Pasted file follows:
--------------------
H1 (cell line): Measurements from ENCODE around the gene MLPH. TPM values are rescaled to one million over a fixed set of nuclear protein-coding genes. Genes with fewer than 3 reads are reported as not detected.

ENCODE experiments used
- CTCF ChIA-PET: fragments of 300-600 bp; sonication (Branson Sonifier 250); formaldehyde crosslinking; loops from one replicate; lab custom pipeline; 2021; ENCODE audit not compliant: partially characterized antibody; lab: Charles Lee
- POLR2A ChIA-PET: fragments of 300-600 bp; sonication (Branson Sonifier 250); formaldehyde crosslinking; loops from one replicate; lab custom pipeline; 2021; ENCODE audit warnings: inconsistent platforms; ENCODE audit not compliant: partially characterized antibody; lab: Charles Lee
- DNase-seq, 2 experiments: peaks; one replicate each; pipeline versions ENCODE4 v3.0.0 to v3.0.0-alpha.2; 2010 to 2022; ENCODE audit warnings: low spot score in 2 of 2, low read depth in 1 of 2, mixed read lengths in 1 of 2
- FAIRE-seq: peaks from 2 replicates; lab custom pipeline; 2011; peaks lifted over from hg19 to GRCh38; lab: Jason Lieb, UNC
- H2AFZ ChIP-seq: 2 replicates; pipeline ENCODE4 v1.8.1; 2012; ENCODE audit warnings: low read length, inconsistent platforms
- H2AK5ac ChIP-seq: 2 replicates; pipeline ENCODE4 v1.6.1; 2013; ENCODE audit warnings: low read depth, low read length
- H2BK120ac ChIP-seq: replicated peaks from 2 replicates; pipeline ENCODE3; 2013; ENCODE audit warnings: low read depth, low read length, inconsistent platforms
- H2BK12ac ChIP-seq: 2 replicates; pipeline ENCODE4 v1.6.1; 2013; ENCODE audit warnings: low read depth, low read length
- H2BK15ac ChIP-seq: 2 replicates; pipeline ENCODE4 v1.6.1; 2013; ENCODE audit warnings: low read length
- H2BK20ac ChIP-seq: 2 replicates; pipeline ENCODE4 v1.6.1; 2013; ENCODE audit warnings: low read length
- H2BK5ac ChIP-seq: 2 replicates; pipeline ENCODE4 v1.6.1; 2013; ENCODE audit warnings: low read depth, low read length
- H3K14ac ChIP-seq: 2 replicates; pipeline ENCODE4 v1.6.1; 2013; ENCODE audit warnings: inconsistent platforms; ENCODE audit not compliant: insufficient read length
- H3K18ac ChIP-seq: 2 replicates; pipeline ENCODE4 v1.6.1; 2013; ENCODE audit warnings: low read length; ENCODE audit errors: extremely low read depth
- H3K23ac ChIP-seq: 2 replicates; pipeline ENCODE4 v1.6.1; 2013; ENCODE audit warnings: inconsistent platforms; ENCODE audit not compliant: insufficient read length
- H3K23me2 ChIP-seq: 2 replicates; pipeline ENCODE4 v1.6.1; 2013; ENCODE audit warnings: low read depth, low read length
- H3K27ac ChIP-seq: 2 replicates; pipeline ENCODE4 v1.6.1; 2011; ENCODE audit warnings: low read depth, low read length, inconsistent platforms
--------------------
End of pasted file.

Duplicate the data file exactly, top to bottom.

H1 (cell line): Measurements from ENCODE around the gene MLPH. TPM values are rescaled to one million over a fixed set of nuclear protein-coding genes. Genes with fewer than 3 reads are reported as not detected.

ENCODE experiments used
- CTCF ChIA-PET: fragments of 300-600 bp; sonication (Branson Sonifier 250); formaldehyde crosslinking; loops from one replicate; lab custom pipeline; 2021; ENCODE audit not compliant: partially characterized antibody; lab: Charles Lee
- POLR2A ChIA-PET: fragments of 300-600 bp; sonication (Branson Sonifier 250); formaldehyde crosslinking; loops from one replicate; lab custom pipeline; 2021; ENCODE audit warnings: inconsistent platforms; ENCODE audit not compliant: partially characterized antibody; lab: Charles Lee
- DNase-seq, 2 experiments: peaks; one replicate each; pipeline versions ENCODE4 v3.0.0 to v3.0.0-alpha.2; 2010 to 2022; ENCODE audit warnings: low spot score in 2 of 2, low read depth in 1 of 2, mixed read lengths in 1 of 2
- FAIRE-seq: peaks from 2 replicates; lab custom pipeline; 2011; peaks lifted over from hg19 to GRCh38; lab: Jason Lieb, UNC
- H2AFZ ChIP-seq: 2 replicates; pipeline ENCODE4 v1.8.1; 2012; ENCODE audit warnings: low read length, inconsistent platforms
- H2AK5ac ChIP-seq: 2 replicates; pipeline ENCODE4 v1.6.1; 2013; ENCODE audit warnings: low read depth, low read length
- H2BK120ac ChIP-seq: replicated peaks from 2 replicates; pipeline ENCODE3; 2013; ENCODE audit warnings: low read depth, low read length, inconsistent platforms
- H2BK12ac ChIP-seq: 2 replicates; pipeline ENCODE4 v1.6.1; 2013; ENCODE audit warnings: low read depth, low read length
- H2BK15ac ChIP-seq: 2 replicates; pipeline ENCODE4 v1.6.1; 2013; ENCODE audit warnings: low read length
- H2BK20ac ChIP-seq: 2 replicates; pipeline ENCODE4 v1.6.1; 2013; ENCODE audit warnings: low read length
- H2BK5ac ChIP-seq: 2 replicates; pipeline ENCODE4 v1.6.1; 2013; ENCODE audit warnings: low read depth, low read length
- H3K14ac ChIP-seq: 2 replicates; pipeline ENCODE4 v1.6.1; 2013; ENCODE audit warnings: inconsistent platforms; ENCODE audit not compliant: insufficient read length
- H3K18ac ChIP-seq: 2 replicates; pipeline ENCODE4 v1.6.1; 2013; ENCODE audit warnings: low read length; ENCODE audit errors: extremely low read depth
- H3K23ac ChIP-seq: 2 replicates; pipeline ENCODE4 v1.6.1; 2013; ENCODE audit warnings: inconsistent platforms; ENCODE audit not compliant: insufficient read length
- H3K23me2 ChIP-seq: 2 replicates; pipeline ENCODE4 v1.6.1; 2013; ENCODE audit warnings: low read depth, low read length
- H3K27ac ChIP-seq: 2 replicates; pipeline ENCODE4 v1.6.1; 2011; ENCODE audit warnings: low read depth, low read length, inconsistent platforms